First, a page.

Triode Audio Amplifier using Soviet 6C33C ValvesOrignal article & further references:
FROM RUSSIA WITH LOVE!
Based on a design by Tim Mellow for a 25 Watt OTL (Output Transformer Less) amplifier with direct connection to the loudspeaker. Orignally from "audioXpress" magazine Feb 2010 (see scans - below)
Some Background info'
In 1976 a Mig 25 fighter jet landed in Hokkaido, Japan; it was flown by a soviet military pilot that wanted to defect to the west.
This was a field day for the western military people as not much was known about the MIG25 and the plane was completely dismantled.
Two things startled the military analysts in the west, the first was that the plane was built using a lot of high tensile steel, it was earlier thought that the MIG25 was built in Titanium to withstand the heat that is generated by flying at mach 3 which the plane was capable of, but being built in steel made it heavy so the performance was actually less than predicted.
The second thing that surprised people in the west was that electronic tubes were used in some parts of the radio equipment.
After a while it was understood that the tubes were used so the plane should be able to withstand EMP.
An EMP (Electromagnetic Pulse) is generated by the detonation of a large nuclear bomb in the atmosphere, the electric field so generated destroys most solid state electronics and EMP is thought to be used as a possible electronic warfare measure.
In the power supply of the main radio unit of the MIG 25 a previously unknown triode tube was used, the Soviet military designation was 6C33C and it was a voltage regulator triode.
The data of this tube was much better than anything made before in the west and SanEi of Japan imported some 6C33C tubes for audio application in 1997, renaming them EC33C for the Japanese consumer.
Mr Dakesue in Japan was the first person to design a 6C33C-B OTL power amplifier circuit in 1997.
The main characteristics of the 6C33C is that it has very high transconductance, high current capability and low internal resistance and also as the tubes were intended for use in military aircraft they are mechanically very robust.
The nearest western equivalent is 6336 but data of 6C33C is better.
I've had no experience of a pure triode output audio amplifier (sound "purity" is supposed to be unequalled i.e. low THD)
I am utilizing valve types of Soviet manufacture.
Also, an obvious appeal in the design is that an (impedance-matching) output speaker transformer isn't required.
However; the need for a unique power transformer to supply all the various voltages and particularily the high current requirements for the 6C33C filaments does present a real challenge !
Although I have hand-wound many transformers to satisfy a projects requirements, it is a long/hard job that you'd best avoid if you can!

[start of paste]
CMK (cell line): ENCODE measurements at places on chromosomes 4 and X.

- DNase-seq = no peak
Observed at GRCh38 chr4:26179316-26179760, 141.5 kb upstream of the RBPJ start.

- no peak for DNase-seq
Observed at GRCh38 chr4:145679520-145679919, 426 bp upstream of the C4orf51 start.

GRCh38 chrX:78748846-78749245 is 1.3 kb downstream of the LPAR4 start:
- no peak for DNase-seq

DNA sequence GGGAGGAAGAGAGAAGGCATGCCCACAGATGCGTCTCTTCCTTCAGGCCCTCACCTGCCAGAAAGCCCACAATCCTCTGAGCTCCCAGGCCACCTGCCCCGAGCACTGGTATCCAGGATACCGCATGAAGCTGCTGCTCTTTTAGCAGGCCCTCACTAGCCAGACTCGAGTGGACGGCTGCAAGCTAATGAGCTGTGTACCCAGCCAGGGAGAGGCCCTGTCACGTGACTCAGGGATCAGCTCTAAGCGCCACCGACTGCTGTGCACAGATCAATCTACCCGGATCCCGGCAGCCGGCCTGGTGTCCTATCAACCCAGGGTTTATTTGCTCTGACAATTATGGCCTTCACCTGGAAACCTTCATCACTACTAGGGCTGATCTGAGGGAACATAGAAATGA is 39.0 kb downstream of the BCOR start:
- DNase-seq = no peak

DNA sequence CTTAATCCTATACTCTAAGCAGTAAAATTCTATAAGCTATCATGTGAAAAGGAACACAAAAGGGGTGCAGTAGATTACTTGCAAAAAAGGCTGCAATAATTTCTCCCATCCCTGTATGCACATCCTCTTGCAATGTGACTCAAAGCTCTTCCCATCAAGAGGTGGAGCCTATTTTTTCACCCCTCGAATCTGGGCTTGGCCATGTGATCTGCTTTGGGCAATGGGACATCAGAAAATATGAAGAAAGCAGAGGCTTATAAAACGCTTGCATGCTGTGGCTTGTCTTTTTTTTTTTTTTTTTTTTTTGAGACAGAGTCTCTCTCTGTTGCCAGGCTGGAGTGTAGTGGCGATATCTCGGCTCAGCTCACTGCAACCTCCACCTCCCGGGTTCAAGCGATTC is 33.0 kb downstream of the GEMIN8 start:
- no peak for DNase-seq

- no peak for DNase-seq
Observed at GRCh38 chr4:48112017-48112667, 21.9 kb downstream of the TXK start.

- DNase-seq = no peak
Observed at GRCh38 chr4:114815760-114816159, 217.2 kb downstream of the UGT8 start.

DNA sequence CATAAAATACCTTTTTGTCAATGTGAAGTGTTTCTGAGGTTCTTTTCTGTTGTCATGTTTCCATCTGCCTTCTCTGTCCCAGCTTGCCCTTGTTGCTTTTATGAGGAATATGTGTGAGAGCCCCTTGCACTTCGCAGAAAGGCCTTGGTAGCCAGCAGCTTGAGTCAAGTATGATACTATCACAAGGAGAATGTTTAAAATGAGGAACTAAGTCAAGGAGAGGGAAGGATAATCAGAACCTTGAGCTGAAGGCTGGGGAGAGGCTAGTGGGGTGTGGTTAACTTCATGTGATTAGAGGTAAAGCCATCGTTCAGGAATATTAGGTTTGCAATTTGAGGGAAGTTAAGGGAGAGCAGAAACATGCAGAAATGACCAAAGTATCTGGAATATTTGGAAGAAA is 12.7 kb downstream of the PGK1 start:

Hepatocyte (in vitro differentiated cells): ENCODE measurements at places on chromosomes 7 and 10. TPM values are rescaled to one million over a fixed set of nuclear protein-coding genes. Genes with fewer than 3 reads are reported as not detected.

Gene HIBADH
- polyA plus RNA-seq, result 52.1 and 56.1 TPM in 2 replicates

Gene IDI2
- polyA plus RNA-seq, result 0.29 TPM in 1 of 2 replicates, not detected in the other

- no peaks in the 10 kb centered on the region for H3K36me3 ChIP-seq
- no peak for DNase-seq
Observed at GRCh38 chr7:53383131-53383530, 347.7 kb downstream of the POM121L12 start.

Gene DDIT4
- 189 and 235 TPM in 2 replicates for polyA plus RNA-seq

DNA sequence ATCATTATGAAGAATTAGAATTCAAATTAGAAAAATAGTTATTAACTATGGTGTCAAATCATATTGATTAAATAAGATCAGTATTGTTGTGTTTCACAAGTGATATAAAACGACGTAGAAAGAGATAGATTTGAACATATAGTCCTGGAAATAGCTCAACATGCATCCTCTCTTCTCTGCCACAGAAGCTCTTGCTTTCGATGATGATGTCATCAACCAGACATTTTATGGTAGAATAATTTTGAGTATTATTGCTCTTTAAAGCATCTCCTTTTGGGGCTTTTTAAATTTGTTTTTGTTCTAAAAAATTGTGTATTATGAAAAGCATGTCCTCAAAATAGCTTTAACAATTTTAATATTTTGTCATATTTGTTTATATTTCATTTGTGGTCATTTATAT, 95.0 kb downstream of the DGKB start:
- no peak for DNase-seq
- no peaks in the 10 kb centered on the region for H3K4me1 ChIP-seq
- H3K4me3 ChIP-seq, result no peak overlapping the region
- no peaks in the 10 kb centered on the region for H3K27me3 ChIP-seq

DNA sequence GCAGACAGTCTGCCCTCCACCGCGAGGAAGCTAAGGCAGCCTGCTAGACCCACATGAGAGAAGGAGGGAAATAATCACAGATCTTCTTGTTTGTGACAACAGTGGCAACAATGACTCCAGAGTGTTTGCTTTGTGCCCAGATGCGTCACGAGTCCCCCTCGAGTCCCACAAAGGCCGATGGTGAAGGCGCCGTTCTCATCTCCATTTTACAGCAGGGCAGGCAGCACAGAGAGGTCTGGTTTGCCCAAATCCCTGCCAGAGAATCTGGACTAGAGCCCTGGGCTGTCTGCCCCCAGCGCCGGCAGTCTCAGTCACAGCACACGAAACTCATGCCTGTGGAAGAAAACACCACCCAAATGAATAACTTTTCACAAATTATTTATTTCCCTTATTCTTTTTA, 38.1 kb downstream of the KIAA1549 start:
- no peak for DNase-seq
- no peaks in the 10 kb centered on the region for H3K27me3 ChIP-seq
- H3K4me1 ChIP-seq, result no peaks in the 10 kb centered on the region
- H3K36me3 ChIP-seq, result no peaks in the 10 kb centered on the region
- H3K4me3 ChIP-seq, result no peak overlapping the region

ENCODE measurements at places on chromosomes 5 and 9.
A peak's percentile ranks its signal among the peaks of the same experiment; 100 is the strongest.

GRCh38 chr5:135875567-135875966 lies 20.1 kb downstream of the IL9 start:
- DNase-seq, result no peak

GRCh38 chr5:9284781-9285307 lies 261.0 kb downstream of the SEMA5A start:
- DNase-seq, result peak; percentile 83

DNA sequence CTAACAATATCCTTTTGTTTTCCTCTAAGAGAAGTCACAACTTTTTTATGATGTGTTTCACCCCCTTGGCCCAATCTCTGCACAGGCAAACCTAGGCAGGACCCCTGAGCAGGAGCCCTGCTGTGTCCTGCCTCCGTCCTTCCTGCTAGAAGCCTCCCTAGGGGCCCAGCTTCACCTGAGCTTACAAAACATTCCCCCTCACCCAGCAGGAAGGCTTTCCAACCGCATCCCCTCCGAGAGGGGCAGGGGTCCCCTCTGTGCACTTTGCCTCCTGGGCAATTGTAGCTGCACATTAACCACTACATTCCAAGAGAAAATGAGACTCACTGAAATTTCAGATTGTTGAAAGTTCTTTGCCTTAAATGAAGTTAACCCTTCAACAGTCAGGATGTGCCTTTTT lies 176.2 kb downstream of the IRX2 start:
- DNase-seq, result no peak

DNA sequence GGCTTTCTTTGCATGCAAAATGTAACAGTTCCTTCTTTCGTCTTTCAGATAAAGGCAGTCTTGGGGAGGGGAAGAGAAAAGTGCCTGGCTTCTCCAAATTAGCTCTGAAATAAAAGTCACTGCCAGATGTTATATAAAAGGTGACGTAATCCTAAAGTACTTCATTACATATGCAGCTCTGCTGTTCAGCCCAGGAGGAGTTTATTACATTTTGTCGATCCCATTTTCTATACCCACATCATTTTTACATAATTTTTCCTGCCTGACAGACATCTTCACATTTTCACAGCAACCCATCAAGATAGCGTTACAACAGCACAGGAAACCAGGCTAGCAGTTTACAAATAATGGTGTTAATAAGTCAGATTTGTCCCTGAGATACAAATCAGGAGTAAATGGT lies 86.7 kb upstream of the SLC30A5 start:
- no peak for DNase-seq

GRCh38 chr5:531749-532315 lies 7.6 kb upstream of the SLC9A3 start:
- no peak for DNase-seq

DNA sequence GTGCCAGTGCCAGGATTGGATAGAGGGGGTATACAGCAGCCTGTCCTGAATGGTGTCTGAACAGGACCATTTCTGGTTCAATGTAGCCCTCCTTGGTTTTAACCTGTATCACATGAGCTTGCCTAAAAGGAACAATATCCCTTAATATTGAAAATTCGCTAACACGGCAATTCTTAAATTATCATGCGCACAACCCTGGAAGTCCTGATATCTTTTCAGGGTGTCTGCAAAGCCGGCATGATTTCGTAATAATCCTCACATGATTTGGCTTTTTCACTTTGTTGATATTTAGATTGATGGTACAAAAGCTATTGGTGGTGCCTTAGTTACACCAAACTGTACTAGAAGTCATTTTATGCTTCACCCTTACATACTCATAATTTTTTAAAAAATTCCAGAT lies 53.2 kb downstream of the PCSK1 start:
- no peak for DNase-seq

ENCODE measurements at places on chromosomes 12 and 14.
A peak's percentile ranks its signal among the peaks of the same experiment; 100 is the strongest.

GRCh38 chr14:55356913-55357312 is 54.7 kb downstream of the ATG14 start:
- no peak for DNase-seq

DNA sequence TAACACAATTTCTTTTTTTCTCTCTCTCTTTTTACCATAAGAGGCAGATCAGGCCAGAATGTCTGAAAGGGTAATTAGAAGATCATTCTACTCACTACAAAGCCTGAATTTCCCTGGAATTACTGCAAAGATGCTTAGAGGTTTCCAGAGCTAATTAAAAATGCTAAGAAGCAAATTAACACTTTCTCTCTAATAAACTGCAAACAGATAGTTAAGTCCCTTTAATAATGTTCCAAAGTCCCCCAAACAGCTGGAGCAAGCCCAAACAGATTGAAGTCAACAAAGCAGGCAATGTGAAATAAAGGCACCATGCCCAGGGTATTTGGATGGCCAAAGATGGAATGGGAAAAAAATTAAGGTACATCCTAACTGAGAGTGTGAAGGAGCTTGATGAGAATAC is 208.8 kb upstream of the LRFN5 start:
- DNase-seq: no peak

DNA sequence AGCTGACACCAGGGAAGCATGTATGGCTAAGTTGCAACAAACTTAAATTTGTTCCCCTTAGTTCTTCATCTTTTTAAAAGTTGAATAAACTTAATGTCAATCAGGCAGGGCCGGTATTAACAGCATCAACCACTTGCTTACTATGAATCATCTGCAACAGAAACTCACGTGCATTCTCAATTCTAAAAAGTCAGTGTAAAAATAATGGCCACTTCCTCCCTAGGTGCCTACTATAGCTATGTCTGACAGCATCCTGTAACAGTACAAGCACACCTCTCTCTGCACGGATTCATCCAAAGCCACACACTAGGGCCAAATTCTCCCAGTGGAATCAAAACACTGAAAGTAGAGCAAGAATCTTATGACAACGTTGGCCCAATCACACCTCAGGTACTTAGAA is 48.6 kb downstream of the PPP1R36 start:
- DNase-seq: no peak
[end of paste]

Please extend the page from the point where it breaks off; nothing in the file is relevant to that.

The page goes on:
For the HT voltages (+150v & -150v) I have re-cycled two 1970/80's Colour TV power transformers.
(Lots are lying around now that analogue TV's are redundant)
They are most usually Mains to 120V plus a 6.3V filament supply winding.
I used a series-aiding connection the 120 volt secondaries, and each 6.3volt windings feed valves V1a V1b and V2 V3
I have reworked an ex PC switched mode power supply (SMPS) to obtain the necessary voltage and current for the 6C33C triodes filaments.
Each 6C33C valves pair of filaments requires at least 40 watts of power.
For a stereo amp this means 4 x 40 or 160 watt total.
The ATX type power supply I've utilised is rated at 250 watt, and has inbuilt fan.
In an earlier project (13.8 Volt 20Amp DC Supply - SMPS) I have used a cascaded pair of SMPS to obtain 13V8 at 20 amp. Please refer for further details about altering the output voltage setting etc.
SMPS modification summary.
The 5 volt o/p has been increased to 6.3 volt
Also the 12 volt O/P has now risen to 15.2 volt - because both outputs derive from one transformer secondary winding.
Therefore it is necessary to include a dropping resistor in the 15.2 volt line so as to reduce the filament supply to 12.6v (on load).
What I seem to recall as an S.O.T. (select-on-test) component.
Not good design I admit, but little else that I could do.
In Tim Mellow's design the heater supply is strapped to a voltage rail close to the cathode potential. This is to preclude any heater to cathode flashover.
This is good design practice, but with my re-worked SMPS one side of the filament supply is now earthed.
I will rely on the manufacturer's spec' of 300 volt(max) cathode-heater isolation to prevent any chance of flashover!
I have used minature wire ended (solder in) valves for the phase splitter and triode drivers. V1a V1b V2 V3
I could have used 12AX7 & EF86 but have saved chassis area and effort in metal-working holes for sockets etc. You can tag-board mount the Soviet valves just like caps/resistors etc.
My choice is the tubular wire-ended Soviet 6J10B-V pentodes (cheap and readily available). I did successfully use them in the 1" CRO circuit To get them to run as a triode, I've found you must strap the screen and suppressor grids to the Anode (then they work fine!)
Alternativley the 6N16B-V minature twin-triode could be used for V1a V1b
An example of a handbuilt 6C33C triode amplifier
Status: 2Q/2013 A work in progress